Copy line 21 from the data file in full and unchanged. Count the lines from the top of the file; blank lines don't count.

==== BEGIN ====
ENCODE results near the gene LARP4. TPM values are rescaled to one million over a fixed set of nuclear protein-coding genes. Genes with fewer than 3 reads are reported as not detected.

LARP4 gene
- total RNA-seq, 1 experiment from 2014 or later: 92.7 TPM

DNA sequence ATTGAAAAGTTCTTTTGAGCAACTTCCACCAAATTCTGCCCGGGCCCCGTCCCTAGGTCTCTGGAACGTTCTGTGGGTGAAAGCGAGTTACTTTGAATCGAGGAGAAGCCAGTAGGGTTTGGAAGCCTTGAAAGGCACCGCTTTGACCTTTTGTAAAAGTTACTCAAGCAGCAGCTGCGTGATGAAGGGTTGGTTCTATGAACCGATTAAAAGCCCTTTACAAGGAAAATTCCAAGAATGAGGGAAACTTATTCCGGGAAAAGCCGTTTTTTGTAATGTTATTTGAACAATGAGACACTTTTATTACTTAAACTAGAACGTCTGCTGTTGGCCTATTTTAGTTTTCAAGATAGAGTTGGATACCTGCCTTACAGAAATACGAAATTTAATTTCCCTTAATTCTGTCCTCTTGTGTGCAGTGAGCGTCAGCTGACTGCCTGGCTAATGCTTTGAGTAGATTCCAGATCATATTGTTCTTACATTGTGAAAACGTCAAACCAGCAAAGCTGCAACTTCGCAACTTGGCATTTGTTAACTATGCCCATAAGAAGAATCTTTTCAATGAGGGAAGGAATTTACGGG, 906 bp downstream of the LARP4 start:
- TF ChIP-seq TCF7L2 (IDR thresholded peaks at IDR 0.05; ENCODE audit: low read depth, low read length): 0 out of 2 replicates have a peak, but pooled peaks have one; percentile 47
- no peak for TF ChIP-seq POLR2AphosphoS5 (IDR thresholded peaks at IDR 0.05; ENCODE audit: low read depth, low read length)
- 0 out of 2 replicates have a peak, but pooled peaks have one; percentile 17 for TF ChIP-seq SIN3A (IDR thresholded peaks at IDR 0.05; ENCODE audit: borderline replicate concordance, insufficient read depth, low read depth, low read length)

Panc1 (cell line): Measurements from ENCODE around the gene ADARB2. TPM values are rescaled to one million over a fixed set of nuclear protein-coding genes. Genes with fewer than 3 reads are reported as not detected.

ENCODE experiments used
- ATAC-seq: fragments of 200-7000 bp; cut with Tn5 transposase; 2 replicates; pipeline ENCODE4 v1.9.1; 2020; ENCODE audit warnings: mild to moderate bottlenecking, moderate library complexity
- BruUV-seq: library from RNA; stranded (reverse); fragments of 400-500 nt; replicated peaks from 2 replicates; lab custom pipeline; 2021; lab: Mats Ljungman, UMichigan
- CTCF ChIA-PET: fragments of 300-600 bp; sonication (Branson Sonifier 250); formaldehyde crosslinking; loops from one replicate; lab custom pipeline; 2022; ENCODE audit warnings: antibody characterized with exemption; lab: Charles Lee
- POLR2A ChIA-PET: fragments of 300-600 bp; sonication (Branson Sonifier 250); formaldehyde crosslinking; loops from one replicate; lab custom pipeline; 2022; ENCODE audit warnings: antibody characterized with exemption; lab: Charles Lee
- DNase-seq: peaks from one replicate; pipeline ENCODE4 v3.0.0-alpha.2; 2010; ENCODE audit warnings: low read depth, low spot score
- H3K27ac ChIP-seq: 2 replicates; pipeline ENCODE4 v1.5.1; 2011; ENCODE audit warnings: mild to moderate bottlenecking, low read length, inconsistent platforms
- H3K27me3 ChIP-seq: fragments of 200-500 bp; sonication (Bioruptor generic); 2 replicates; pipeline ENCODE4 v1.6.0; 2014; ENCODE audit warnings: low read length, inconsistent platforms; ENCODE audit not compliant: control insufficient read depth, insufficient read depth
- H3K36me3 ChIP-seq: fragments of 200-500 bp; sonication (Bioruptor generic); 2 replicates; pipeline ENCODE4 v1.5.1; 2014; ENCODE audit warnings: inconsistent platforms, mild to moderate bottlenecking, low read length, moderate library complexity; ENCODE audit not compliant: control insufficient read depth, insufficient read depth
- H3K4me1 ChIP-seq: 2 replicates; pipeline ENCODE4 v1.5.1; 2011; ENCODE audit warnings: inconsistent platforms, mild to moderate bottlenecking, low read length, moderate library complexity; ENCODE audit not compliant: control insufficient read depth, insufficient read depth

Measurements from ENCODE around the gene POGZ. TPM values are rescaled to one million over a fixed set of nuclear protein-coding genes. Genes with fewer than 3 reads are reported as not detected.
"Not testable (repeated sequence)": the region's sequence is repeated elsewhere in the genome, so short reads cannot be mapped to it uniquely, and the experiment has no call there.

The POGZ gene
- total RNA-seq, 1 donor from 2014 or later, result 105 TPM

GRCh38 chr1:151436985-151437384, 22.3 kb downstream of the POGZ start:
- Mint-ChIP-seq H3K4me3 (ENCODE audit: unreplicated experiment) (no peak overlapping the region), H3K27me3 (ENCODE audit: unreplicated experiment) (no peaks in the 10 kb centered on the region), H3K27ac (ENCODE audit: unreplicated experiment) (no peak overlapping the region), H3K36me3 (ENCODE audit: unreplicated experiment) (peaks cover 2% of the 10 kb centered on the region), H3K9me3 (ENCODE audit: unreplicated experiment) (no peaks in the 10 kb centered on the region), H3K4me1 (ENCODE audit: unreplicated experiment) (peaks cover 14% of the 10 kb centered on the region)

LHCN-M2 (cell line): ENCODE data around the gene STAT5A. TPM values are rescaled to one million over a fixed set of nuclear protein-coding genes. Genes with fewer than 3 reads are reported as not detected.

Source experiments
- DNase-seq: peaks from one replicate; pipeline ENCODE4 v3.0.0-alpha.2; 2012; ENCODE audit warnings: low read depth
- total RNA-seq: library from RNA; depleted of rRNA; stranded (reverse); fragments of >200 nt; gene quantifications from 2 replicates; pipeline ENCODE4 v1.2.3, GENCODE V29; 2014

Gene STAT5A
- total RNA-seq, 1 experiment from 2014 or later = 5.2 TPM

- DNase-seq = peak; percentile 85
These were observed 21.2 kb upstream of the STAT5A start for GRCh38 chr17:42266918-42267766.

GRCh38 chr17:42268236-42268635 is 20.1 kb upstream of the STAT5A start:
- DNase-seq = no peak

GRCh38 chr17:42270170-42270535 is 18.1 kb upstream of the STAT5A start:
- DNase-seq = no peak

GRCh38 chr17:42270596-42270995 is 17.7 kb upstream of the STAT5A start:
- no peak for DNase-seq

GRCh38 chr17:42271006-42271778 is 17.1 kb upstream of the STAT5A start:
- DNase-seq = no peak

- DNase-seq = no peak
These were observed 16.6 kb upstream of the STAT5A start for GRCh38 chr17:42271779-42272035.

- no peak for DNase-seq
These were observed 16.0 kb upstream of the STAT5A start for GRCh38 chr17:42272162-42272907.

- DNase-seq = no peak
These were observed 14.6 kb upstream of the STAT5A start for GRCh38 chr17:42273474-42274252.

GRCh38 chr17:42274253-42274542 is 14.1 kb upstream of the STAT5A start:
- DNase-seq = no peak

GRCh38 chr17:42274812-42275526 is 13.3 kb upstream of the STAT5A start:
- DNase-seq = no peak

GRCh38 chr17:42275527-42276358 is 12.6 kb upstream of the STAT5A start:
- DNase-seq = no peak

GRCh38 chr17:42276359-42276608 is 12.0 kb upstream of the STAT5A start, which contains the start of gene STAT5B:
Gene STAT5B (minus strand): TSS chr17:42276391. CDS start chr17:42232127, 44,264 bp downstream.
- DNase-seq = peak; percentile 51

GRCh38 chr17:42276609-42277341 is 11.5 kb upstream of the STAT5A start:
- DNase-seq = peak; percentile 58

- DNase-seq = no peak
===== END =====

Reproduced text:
The POGZ gene